An acquaintance of mine, paleoanthropologist, regularly handles ancient hominid fossils – part of the job requirement. One day, while holding one of these objects (a skull if I recall rightly, but perhaps my memory is infected by imagery of people holding skulls in paintings and plays), he got a profound “areligious experience”. Suddenly it hit him that he was going to die, and there would be nothing beyond his present life – his memories and self-awareness would simply disappear. In the future, the only thing that would be left of him (if he were buried, placed in congenial archaeological context, with an environment that isn’t too dry, too acid etc.) would be a skull similar to the one he was holding, and perhaps a few large bones like the femora. Prior to this, the paleoanthropologist was already an atheist, but the areligious experience intensified his conviction that the natural world is all there is. His areligious experience was strong, non-inferential, and elicited in him a powerful belief in the non-existence of God–an experience in some respects analogous to religious experience.
Christopher Hitchens in God is not great argued that have some people have “blinding moments of unconviction that [are] every bit as instantaneous, though perhaps less epileptic and apocalyptic (and later more rationally and more morally justified) than Saul of Tarsus on the Damascene road.” He does not present this as an argument from areligious experience, but he does suggest that areligious experience can be “rationally and morally justified.” Just sticking to rational justification here, I am wondering what sort of justification Hitchens is thinking about. Suppose one is an externalist with respect to justification (or warrant). If God exists, there is a rather straightforward externalist route to warranted theistic belief on the basis of religious experience, by virtue of a properly functioning cognitive apparatus that successfully detects the divine presence (a la Plantinga), or by virtue of analogies between religious and perceptual experience, and by arguing that the religious experience, like the perceptual one, is properly grounded (a la Alston).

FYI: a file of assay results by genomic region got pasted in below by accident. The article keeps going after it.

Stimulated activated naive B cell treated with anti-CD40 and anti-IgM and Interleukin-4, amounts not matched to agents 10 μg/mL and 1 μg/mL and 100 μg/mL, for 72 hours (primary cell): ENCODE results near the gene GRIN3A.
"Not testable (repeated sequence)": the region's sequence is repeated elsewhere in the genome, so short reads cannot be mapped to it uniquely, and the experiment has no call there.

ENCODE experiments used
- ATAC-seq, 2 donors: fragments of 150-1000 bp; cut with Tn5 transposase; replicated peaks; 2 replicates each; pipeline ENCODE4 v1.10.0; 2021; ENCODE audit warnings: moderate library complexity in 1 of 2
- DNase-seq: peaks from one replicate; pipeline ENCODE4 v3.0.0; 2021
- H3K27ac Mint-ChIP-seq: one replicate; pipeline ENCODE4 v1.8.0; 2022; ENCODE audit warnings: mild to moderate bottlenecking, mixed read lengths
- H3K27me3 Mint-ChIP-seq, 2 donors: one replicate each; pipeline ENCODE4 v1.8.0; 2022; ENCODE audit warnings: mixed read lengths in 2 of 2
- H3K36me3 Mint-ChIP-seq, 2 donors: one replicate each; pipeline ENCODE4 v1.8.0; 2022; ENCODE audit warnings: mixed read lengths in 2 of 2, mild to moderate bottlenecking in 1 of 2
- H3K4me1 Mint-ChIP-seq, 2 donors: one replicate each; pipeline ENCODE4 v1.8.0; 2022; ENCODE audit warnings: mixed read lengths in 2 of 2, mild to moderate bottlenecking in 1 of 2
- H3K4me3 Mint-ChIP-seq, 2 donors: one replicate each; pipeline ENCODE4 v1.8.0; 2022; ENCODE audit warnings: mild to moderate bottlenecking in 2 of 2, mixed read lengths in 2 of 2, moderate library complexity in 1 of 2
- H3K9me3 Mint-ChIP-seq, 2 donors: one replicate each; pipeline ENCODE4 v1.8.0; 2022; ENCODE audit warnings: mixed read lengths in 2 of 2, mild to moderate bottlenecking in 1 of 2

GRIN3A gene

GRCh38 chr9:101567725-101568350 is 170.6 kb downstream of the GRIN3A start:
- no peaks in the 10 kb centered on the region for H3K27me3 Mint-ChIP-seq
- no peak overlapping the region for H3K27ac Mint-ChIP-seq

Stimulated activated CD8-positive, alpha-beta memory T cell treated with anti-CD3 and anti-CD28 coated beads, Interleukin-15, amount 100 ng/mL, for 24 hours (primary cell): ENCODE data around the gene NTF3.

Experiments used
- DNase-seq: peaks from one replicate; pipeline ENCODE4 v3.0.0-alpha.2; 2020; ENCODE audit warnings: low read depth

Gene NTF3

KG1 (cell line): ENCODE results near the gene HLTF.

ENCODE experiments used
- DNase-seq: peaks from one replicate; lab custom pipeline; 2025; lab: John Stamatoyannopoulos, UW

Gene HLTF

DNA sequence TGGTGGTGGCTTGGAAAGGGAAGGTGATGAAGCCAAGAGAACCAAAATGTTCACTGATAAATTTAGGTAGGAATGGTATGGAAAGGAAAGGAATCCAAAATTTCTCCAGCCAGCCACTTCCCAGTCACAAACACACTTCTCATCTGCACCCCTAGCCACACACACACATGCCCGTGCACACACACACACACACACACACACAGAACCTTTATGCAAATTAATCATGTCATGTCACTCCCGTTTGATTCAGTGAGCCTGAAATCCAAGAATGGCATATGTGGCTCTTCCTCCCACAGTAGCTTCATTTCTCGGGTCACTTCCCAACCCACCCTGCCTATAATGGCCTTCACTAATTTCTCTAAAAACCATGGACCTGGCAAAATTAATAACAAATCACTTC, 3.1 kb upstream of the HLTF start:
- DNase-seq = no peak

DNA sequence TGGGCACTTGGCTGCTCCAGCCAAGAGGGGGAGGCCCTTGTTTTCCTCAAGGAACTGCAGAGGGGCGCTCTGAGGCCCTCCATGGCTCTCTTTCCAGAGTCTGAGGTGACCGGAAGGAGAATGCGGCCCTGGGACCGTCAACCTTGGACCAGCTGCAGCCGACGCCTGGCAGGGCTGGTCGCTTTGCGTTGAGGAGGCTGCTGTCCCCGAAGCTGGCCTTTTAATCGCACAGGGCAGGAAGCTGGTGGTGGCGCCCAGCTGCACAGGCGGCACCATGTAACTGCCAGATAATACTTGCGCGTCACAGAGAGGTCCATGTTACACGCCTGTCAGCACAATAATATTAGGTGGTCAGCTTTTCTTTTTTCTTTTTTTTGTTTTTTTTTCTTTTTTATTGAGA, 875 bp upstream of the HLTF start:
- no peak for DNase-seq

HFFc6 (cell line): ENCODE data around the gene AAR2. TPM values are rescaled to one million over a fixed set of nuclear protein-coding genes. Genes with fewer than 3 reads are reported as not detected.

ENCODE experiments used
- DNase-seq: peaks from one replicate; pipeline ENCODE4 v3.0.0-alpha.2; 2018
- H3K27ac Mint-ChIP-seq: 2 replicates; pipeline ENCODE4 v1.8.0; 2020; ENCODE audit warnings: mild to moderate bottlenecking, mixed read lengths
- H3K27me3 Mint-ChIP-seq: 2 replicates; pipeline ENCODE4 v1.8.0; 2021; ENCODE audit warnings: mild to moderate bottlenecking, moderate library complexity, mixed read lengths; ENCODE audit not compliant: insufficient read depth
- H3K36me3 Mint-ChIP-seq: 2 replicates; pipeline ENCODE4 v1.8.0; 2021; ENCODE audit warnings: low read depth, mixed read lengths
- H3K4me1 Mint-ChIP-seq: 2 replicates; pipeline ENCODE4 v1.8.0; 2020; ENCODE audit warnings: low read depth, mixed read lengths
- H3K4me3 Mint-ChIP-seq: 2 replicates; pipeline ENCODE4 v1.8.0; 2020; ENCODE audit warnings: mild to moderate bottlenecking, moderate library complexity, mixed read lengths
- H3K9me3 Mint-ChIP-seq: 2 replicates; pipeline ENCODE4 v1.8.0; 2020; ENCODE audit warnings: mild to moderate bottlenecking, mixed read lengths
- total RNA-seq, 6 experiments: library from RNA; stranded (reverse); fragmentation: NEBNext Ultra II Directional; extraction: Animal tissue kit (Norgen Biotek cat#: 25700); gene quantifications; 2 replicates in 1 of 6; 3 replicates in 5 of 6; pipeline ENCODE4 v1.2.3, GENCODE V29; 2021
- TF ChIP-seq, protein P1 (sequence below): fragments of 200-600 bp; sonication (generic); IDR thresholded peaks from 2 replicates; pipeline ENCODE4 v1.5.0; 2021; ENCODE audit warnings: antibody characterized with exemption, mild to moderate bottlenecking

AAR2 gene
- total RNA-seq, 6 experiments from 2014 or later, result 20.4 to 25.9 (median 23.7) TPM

If God does not exist, then the human brain is the product of a purely naturalistic evolutionary process. I will here assume that the evolutionary argument against naturalism is unsound. Authors like Evan Fales have argued that we can expect that our metabolically expensive and complex brains produce, on the whole, more true beliefs than false ones, since it is more advantageous to have true beliefs than false beliefs. Under the naturalistic worldview, human cognitive capacities are truth-tracking. For example, our ability for induction, which we also use in scientific practice, could have warrant because it is the output of a properly working cognitive system, and the best explanation of why our cognitive system evolved the way it did, i.e., as a system that spontaneously makes inductions, is that nature is indeed uniform. So, taking this naturalistic account of properly functioning cognition (which is truth-conducive because of its selective benefits), a naturalist could say that naturalism is warranted because it is the product scientific inquiry, which is the result of a properly functioning, truth-conducive evolved cognitive apparatus.
Moments of unconviction have a spontaneous, non-inferential character. One plausible cognitive mechanism that lies on the basis of them is mental time travel. Humans, along with a few other species, have the ability to assess future scenarios or reminiscence about their experienced past. According to Suddendorf and others who have worked on mental time travel, the adaptive, proper function of mental time travel is that not that it allows us to recollect past events or project the future per se, but to enable one to anticipate and predict future events on the basis of past experiences. This allows us to construct possible scenarios, which can be compared in order to optimize future behavior. However, the proper evolutionary context of mental time travel is not to have a sense of what happens after one’s death.
If metaphysical naturalism is correct, moments of unconviction are conducive to a correct belief, but I cannot come up with an evolutionary scenario where they could be somehow be properly linked to the truth of naturalism in an externalist way. If so, there is – at least for the externalist – a disanalogy between areligious and religious experience with respect to justified belief. While religious experience might be a source of warrant for religious belief, areligious experience cannot – it seems to me – have such a justificatory function.